New Zealand ‘surge strategy’ needed to reach Australia’s smoking target
Posted on October 10, 2019
Australia needs a 'surge strategy' to facilitate the uptake of safer nicotine products such as vaping if it is to reach the target of <10% daily smoking by 2025.
The strategy was recently recommended for New Zealand where the target is 5% daily smoking by 2025 in a new report by Action on Smoking and Health, New Zealand. Safer smokeless alternatives such as vaping, heated tobacco and snus are already legally available in that country.
A public health ‘surge’ is a concept used in the management of emergencies where a rapid increase in capability is essential to meet a demand. Reducing smoking rates in urgent. Each day, 20,000 people die globally from smoking-related diseases.
Australia's daily smoking rate is 13.2% and smoking has not declined significantly since 2013 in spite of the highest priced cigarettes in the world, plain packaging and very strict tobacco control laws.
Without further new and effective policy options, Australia's very modest target will not be met
Australia is the only western democracy to ban the sale and use of nicotine for vaping and heated tobacco products. This is in stark contrast to the continuing decline in smoking rates in other western countries which allow these products.
Tobacco harm reduction
Tobacco harm reduction is based on replacing the most harmful products with much less harmful alternatives. We know that ‘people smoke for the nicotine but die from the tar.’ Harm reduction works because almost all of the disease risk from smoking is caused by the smoke: the particles of tar and toxic gases that are inhaled from burning tobacco.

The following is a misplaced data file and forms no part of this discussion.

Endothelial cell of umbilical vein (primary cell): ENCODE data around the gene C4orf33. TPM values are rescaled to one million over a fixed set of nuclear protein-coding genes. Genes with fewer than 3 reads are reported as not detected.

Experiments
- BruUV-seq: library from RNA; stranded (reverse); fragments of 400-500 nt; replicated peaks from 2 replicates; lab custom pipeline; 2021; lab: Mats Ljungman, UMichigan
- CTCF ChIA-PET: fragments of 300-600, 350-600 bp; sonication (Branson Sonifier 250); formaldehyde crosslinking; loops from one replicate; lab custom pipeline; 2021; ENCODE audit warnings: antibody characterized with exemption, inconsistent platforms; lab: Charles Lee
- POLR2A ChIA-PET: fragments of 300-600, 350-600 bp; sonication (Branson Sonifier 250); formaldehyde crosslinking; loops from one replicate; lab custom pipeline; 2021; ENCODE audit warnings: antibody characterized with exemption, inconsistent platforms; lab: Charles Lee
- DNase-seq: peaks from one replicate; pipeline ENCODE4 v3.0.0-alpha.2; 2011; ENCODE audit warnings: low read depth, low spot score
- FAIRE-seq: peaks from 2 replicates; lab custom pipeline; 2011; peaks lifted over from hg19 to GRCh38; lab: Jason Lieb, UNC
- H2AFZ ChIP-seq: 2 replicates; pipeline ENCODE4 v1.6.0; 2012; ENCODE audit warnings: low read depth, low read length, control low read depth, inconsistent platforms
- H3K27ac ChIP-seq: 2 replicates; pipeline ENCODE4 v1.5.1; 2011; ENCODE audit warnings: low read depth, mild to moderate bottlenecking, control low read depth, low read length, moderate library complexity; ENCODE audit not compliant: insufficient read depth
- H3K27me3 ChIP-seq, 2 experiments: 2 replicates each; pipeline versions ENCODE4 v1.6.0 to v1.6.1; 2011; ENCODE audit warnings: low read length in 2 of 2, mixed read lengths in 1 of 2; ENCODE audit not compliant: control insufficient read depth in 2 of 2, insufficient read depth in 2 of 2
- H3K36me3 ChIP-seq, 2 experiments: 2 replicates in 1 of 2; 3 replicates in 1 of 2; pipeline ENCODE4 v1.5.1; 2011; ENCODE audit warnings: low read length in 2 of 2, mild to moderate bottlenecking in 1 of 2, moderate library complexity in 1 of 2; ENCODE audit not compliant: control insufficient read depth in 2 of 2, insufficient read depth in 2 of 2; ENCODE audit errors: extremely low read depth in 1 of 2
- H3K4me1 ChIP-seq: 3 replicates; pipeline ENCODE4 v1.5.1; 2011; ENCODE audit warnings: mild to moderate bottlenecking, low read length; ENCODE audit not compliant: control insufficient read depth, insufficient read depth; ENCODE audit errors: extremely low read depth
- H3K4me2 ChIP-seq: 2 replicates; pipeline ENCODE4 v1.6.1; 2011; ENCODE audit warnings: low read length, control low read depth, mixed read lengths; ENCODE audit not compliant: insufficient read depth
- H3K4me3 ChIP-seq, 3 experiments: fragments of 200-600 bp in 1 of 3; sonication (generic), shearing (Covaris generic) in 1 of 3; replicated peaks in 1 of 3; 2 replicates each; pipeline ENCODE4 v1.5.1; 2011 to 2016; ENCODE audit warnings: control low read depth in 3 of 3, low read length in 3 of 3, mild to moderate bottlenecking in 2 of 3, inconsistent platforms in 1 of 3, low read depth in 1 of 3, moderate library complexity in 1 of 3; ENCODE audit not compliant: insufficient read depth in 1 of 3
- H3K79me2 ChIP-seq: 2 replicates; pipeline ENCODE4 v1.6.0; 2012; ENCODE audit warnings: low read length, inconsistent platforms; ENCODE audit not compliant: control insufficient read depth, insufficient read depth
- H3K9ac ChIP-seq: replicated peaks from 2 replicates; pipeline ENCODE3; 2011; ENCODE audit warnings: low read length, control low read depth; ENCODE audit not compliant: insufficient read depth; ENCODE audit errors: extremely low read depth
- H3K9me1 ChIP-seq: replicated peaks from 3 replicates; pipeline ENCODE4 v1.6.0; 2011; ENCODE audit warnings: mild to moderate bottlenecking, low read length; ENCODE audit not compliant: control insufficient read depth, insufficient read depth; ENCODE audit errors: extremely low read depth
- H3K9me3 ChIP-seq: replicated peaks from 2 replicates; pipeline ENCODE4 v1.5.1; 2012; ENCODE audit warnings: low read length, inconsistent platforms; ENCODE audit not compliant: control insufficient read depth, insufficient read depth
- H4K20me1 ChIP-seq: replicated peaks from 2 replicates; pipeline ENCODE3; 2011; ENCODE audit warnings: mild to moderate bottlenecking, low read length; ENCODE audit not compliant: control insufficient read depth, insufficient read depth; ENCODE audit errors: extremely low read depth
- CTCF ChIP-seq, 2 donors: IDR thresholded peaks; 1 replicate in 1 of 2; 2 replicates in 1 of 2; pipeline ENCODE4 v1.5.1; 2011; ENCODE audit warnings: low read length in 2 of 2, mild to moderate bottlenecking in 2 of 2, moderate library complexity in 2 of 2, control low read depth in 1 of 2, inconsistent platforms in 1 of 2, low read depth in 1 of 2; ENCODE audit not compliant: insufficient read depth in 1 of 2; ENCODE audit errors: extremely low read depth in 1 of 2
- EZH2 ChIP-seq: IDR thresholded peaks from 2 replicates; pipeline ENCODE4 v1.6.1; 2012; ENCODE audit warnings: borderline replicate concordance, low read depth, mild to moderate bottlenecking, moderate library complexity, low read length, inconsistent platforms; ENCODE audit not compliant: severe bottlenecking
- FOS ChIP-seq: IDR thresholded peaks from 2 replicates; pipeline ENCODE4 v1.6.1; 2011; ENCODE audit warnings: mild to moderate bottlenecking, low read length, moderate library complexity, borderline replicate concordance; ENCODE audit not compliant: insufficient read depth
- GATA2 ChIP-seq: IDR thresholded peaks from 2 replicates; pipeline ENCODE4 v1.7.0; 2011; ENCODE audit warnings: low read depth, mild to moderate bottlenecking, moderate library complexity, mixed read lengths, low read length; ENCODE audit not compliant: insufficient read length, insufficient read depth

Nicotine creates dependence, which keeps people smoking. The smoke contains thousands of toxic agents, many of which are formed in reactions during combustion.
If smokers can find satisfactory alternatives to cigarettes that do not involve combustion but do provide nicotine, then they would avoid almost all of the disease risk
Vaping is a popular alternative because it replaces many aspects of smoking, not just nicotine. This includes hand-to-mouth habits and behavioural rituals, while also providing a pleasurable sensory experience and flavours that aid in switching.
The authors of the report caution that regulation of reduced-risk products should not be heavy handed. Excessive regulation can cause unintended harms and obstruct the transition to smoke-free alternatives by making safer alternatives more expensive, less appealing, or more difficult to access than cigarettes.
The way to strike this balance is to adopt ‘risk-proportionate regulation
This imposes regulatory burdens and controls in proportion to the risk posed by the product, but also taking account of the opportunities it offers'.
Like many new and disruptive innovations, there are also potential risks such as youth uptake and unknown long-term health effects. However, there is much existing evidence to provide reassurance about these concerns.
Regulators must try to exploit the opportunities but also to mitigate the risks of adverse effects through effective and sensible regulation.
A surge strategy for Smokefree Aotearoa 2025. The role and regulation of vaping and other low-risk smoke-free nicotine products. Authors Bates C, Beaglehole R, Laking G, Sweanor D, Youdan B. 7 October 2019
Posted by Colin Mendelsohn, email@example.com